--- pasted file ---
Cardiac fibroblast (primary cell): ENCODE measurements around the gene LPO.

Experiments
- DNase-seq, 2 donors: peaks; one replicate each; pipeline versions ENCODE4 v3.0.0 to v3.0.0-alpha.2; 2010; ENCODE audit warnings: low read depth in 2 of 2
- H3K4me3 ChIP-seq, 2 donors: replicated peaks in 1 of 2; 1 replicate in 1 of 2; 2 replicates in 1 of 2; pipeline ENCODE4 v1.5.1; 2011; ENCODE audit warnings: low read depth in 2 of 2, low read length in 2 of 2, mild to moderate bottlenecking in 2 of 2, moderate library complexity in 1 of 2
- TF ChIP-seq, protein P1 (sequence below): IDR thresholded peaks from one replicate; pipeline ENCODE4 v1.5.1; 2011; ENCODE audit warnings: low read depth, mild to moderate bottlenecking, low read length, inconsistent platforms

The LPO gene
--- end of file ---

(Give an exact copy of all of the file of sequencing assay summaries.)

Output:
Cardiac fibroblast (primary cell): ENCODE measurements around the gene LPO.

Experiments
- DNase-seq, 2 donors: peaks; one replicate each; pipeline versions ENCODE4 v3.0.0 to v3.0.0-alpha.2; 2010; ENCODE audit warnings: low read depth in 2 of 2
- H3K4me3 ChIP-seq, 2 donors: replicated peaks in 1 of 2; 1 replicate in 1 of 2; 2 replicates in 1 of 2; pipeline ENCODE4 v1.5.1; 2011; ENCODE audit warnings: low read depth in 2 of 2, low read length in 2 of 2, mild to moderate bottlenecking in 2 of 2, moderate library complexity in 1 of 2
- TF ChIP-seq, protein P1 (sequence below): IDR thresholded peaks from one replicate; pipeline ENCODE4 v1.5.1; 2011; ENCODE audit warnings: low read depth, mild to moderate bottlenecking, low read length, inconsistent platforms

The LPO gene